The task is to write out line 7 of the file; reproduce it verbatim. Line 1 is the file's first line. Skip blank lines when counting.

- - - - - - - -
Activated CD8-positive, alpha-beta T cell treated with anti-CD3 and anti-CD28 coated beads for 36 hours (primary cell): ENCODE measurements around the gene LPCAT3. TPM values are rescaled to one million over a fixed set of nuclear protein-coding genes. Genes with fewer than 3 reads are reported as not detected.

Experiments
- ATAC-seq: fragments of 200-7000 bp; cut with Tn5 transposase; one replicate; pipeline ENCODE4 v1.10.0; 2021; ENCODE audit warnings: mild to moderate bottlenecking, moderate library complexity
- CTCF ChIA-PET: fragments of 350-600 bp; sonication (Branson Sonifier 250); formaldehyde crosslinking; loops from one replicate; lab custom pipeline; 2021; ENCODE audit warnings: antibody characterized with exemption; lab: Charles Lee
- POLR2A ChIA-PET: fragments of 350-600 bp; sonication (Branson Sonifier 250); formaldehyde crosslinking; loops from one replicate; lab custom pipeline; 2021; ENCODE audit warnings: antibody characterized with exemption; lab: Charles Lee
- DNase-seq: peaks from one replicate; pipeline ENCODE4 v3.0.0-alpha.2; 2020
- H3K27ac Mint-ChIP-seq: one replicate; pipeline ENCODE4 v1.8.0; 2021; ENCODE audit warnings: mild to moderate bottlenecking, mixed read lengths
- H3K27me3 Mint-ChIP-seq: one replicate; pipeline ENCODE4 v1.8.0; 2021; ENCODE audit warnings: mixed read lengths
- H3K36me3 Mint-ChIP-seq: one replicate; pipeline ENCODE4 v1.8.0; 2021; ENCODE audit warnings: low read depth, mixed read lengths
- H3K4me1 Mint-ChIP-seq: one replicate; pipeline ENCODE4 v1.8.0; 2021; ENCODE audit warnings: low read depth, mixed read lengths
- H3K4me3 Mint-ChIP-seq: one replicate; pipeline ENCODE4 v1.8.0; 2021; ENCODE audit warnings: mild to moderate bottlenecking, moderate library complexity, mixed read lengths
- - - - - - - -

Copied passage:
- H3K27ac Mint-ChIP-seq: one replicate; pipeline ENCODE4 v1.8.0; 2021; ENCODE audit warnings: mild to moderate bottlenecking, mixed read lengths